Swiss National Day, known as Schweizer Bundesfeier in German; Fête Nationale Suisse in French; Festa Nazionale Svizzera in Italian; and Fiasta Naziunala Svizra in Romanian, is typically set for August 1.
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On or about August 1, 1291, the Federal Charter of 1291, Pacte du Grutli, came into being when three Alpine cantons formed an alliance near the present day region of Lucern.
Promising mutual assistance against the rapidly encroaching Hapsburgs, the ruling family that possessed the Austrian claims during the Holy Roman Empire, this forms the basis for Swiss National Day that is celebrated each year.
During both world wars of the 20th century, the Swiss maintained a status of neutrality with great difficulty. That said, few nations have ever tried to invade Switzerland due to its geographical dominance in mountainous terrains and vast lakes.
Cultural Events, Cuisine and Festivities
Swiss National Day is one of the few national celebrations that provokes festivities in several other nations throughout the world. Amazingly, one of the most important and largest celebrations takes place in New York City when the event brings out tens of thousands of Swiss, Swiss-Americans and Friends of Switzerland from around New York and the northeast states.
For the British, it’s commonly known as Yorkshire Day, after the county of Yorkshire. It is typically celebrated in Yorkshire by visiting cafe-tearooms for special regional treats.
A growing new tradition, having breakfast at a farm, brings out entire families to learn what it’s like to run a farm: milking cows, cheese production, baking of bread, making jam and getting close to farm animals.With popular cheese dishes being fondue and Raclette, and Rösti, an equally popular potato-cheese dish being eaten by residents and visitors alike, no wonder Switzerland is world renown for culinary delights.
Curiously, Swiss National Day celebrations take place not so much in the capital of Geneva, but more so through other communities in Switzerland.Similar to the Fourth of July celebrations in the United States, family picnics and barbeques accompanied by paper lantern parades, hanging strings of the easily distinguished white on red cross Swiss flags, competitive rifle shooting matches and log-throwing contests become events of renown in various communities.Likewise, marathon runs and brightly lit bonfires on the highest hills commemorate the expulsion of various foreign invaders through the centuries on this cherished national holiday.At the Rhine Falls near Schaffausen, a powerful waterfall gets illuminated in one famous ceremony. Then, followed by loud and inspiring fireworks, a visitor’s evening is complete with a cup of that famous hot Swiss chocolate – yes, even in August.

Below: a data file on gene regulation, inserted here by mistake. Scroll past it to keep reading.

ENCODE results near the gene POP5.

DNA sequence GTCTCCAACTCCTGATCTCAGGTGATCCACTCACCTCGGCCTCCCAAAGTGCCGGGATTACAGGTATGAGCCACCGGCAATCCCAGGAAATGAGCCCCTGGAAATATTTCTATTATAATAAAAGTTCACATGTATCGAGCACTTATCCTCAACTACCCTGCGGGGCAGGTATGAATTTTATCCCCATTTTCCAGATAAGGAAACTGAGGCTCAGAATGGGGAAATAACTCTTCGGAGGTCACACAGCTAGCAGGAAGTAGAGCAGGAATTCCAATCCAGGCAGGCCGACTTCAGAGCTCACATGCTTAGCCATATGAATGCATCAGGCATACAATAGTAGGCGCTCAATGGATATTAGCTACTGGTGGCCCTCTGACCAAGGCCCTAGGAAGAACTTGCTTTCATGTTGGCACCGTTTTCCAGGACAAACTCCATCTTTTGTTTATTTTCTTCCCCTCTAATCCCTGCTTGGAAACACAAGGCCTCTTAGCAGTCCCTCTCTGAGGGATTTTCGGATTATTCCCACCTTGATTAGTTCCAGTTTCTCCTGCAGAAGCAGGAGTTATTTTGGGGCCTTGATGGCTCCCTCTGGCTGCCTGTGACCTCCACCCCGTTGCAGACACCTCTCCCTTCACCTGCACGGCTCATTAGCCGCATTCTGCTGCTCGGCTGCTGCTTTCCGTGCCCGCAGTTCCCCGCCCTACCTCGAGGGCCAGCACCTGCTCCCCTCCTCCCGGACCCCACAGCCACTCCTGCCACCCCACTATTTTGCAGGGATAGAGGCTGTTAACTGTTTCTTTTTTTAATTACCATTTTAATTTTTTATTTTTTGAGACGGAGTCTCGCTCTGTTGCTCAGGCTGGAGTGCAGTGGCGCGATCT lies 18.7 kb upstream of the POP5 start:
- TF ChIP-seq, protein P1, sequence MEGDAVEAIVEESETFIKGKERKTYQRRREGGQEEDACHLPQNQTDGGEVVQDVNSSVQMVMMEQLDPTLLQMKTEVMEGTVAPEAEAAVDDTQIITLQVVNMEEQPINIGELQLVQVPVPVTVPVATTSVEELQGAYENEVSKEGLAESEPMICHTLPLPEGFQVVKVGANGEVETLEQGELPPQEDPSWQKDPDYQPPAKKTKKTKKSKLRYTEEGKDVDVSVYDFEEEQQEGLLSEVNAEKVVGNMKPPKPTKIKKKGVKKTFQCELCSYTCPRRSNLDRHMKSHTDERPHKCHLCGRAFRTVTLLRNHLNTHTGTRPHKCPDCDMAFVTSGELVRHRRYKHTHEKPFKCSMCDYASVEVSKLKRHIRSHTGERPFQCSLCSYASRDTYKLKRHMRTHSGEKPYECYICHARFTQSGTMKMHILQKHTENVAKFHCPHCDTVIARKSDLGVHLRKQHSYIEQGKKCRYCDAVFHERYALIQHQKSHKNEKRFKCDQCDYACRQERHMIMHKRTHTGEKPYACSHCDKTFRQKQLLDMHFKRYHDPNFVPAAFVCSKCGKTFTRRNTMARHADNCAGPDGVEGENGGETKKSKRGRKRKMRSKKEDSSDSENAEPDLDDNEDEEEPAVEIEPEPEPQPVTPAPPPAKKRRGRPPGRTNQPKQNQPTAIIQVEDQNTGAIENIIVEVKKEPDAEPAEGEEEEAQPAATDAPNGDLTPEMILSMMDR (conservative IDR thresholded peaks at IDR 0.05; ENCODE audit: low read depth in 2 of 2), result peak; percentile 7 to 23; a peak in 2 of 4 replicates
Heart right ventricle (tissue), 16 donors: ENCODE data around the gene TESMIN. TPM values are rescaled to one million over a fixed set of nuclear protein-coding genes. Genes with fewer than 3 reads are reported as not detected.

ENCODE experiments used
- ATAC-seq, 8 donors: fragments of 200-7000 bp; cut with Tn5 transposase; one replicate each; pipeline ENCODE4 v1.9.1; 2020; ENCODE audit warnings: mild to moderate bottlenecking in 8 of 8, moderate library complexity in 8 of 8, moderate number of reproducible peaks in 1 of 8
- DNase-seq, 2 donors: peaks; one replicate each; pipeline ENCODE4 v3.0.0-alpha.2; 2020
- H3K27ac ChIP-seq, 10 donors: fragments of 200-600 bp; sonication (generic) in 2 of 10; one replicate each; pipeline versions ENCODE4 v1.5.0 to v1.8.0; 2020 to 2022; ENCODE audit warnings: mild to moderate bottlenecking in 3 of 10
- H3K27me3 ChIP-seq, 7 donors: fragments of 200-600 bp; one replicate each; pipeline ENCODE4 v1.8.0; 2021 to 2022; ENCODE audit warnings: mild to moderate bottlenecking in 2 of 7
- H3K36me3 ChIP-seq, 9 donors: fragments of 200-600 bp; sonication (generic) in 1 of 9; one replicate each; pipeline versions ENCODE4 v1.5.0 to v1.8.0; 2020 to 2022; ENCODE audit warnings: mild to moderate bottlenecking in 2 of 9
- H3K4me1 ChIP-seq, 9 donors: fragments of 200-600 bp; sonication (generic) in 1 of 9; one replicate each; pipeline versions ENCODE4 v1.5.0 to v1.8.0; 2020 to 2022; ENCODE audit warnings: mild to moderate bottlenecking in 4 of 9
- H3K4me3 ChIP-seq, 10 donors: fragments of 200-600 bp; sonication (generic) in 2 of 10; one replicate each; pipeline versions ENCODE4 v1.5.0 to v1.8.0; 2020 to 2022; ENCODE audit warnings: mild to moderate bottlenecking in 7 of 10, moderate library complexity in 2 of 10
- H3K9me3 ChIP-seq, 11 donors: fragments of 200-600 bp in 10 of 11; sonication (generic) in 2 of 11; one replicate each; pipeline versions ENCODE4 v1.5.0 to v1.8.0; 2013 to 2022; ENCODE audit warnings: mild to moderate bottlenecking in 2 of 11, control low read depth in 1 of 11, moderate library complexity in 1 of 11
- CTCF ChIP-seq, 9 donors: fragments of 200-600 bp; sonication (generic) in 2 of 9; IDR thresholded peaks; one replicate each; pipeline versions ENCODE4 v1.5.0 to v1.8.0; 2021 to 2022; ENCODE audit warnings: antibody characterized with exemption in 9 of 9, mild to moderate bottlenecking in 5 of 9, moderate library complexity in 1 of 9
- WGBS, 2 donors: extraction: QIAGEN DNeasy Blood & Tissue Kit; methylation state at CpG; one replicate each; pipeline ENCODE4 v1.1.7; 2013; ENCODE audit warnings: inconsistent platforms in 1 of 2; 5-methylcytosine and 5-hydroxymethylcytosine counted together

Known for its so many famous contributions such as superior Swiss watch-making, decadent Swiss chocolate, comfort foods such as Swiss cheese, gold depositories and fine Swiss wines, the famed Vatican Swiss Guard permanently stationed in Rome, mountain ski resorts and even the giant, beautiful and noble Saint Bernard pedigree that has played such an important part through the years, the Swiss today still maintain a strong, rich sense of identity and close-knit community.
Based on centuries-old values of federalism and fierce-independence, what better way to join the Swiss as they celebrate Swiss National Day each year.